Research Paper: Theories for Why Offenders Commit Crime

Pages: 2 (678 words)  ·  Bibliography Sources: 3  ·  Level: College Junior  ·  Topic: Psychology  ·  Buy This Paper

Strain, Social Control, Social Learning Theories, and Property Crime

According to Agnew (2008), Strain theory is different from Social Control and Social Learning theories in that it examines the sets of social relationships that progress towards delinquency and the motivation for delinquency in ways that are not examined by the Control/Learning theories. Whereas, Social Learning theory for example posits that individuals learn behavior from peers and members of their immediate community (Akers, Jennings, 2009), and Social Control theory posits that one merely sees the advantage for oneself of breaking rules and laws and is not "controlled" by societal controls (Schreck, Hirschi, 2009), Strain theory focuses more on the impact of negative relationships and how delinquency results from pressurized negative states (anger, resentment) thus straining one's ability to exercise good, clear thinking and upright moral behavior (Agnew, 2008).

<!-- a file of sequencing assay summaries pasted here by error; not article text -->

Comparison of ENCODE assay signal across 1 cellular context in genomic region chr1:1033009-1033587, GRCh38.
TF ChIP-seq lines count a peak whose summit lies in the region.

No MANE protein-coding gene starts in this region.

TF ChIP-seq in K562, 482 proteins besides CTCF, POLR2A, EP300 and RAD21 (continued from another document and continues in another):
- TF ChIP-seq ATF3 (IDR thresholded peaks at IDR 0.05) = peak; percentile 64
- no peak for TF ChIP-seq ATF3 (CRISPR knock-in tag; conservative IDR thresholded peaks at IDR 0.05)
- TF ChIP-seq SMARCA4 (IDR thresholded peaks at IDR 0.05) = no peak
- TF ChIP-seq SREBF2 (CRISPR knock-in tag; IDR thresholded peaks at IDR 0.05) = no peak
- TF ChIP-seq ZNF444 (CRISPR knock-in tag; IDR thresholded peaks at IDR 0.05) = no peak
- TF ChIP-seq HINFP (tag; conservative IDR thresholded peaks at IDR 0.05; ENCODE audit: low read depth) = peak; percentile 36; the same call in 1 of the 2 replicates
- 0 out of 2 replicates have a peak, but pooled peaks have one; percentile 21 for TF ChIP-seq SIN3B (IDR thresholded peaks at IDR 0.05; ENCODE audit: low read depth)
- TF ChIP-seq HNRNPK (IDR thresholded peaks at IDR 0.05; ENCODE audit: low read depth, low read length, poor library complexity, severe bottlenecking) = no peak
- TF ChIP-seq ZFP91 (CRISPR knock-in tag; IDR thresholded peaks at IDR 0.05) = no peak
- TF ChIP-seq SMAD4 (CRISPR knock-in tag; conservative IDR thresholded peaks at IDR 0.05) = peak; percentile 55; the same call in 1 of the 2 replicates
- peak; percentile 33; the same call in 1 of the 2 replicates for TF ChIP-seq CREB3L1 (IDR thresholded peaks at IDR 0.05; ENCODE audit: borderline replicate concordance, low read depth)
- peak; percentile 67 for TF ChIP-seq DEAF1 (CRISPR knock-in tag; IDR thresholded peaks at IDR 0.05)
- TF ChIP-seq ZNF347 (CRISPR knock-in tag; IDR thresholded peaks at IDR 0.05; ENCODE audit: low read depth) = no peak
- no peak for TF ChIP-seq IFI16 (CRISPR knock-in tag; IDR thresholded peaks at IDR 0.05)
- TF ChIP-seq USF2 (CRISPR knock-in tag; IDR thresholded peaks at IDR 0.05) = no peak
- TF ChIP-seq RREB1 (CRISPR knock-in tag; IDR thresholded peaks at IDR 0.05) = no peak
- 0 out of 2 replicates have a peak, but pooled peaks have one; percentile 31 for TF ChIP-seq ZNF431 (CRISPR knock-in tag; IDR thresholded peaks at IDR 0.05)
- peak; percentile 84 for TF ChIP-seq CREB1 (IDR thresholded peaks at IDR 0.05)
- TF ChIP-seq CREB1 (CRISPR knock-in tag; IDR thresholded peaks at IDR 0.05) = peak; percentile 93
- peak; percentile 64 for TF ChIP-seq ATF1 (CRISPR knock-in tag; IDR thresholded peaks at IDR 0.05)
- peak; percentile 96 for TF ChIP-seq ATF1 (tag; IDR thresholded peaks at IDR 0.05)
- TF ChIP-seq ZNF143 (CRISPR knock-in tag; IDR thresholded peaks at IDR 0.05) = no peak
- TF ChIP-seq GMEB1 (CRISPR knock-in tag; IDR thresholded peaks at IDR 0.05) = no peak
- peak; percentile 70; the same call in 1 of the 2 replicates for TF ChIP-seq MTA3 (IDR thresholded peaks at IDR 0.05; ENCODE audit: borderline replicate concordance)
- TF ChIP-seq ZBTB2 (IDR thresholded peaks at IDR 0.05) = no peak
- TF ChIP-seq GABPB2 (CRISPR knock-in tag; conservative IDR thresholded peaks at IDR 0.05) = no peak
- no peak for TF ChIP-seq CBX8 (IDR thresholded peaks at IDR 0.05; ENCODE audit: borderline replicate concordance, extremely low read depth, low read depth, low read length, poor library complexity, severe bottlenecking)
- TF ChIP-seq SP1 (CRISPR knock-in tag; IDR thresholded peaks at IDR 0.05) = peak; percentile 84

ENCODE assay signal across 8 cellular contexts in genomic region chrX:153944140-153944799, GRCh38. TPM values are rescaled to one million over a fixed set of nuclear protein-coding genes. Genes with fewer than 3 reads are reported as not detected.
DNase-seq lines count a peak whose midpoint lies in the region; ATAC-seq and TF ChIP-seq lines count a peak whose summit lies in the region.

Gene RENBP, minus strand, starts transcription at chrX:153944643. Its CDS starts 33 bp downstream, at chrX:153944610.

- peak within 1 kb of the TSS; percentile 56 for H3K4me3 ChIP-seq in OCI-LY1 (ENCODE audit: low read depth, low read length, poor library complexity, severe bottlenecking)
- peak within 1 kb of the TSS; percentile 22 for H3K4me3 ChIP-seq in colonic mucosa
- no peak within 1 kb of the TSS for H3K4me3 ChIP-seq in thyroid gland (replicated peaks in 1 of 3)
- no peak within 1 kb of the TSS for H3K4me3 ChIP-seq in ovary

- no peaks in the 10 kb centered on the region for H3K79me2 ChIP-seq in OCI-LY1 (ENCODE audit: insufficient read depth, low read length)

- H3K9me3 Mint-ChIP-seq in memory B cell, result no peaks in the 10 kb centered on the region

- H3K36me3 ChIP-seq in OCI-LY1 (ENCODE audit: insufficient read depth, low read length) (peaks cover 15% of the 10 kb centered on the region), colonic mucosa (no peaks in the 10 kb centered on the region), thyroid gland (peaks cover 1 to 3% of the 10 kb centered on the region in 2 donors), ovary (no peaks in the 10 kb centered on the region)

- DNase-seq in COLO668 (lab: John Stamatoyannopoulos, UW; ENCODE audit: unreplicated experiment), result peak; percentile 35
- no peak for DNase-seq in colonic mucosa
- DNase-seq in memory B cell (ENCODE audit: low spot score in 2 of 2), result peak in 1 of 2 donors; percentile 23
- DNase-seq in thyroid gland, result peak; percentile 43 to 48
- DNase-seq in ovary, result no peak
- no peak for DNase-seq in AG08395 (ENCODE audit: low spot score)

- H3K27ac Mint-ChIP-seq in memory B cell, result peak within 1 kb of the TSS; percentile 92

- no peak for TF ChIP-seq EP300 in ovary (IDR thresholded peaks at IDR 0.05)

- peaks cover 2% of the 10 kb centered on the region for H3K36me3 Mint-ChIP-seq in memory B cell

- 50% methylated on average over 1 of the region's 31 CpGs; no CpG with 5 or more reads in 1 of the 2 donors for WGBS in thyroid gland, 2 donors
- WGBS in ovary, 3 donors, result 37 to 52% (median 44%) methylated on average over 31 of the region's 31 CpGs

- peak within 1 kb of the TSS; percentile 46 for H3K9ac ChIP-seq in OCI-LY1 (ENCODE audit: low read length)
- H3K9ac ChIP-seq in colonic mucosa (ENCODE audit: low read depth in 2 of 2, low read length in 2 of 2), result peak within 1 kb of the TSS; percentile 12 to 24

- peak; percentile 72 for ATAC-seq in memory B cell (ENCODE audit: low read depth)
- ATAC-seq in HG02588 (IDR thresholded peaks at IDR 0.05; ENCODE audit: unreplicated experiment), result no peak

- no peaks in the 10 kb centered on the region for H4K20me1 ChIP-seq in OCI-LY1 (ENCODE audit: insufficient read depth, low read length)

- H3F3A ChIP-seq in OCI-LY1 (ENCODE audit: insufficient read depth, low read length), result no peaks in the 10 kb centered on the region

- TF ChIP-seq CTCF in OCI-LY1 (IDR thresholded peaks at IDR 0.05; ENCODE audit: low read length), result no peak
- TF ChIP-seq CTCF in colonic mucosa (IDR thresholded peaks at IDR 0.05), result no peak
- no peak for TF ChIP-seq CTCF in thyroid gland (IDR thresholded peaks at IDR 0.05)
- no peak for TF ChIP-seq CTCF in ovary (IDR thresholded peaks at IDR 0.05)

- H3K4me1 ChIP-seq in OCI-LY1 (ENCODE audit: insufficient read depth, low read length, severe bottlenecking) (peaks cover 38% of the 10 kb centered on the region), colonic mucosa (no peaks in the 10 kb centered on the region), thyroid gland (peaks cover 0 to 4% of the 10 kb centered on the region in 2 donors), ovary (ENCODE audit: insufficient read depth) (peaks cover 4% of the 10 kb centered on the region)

Strain theory applies to property crime and property offenders in the sense that it explains delinquent and criminal acts as stemming from the negative states in which the offenders are situated for far too long. It does not, like Social Learning theory, assume that the behavior is simply "learned" and therefore repeated, but rather that the behavior is the result of a pressurized internal system that, like a volcano, is building and building more and more pressure from the strain of the negative state until it finally erupts in the form of criminal behavior -- which is a kind of lashing out at the rule and law-abiding society around him, which appears to have everything going its way. The offender, according to Strain theory, essentially says to society that nothing is really going its way and demonstrates that by breaking society's rules regarding private property: the offense is a reflection of the offense committed inside the offender as a result of the negative state in which he has subjected to various unwholesome and unhealthy attitudes and situations, whether social, economic, political or spiritual.

Social Control theory does not regard the strain aspect of the offense against property or the impact of the… [END OF PREVIEW]

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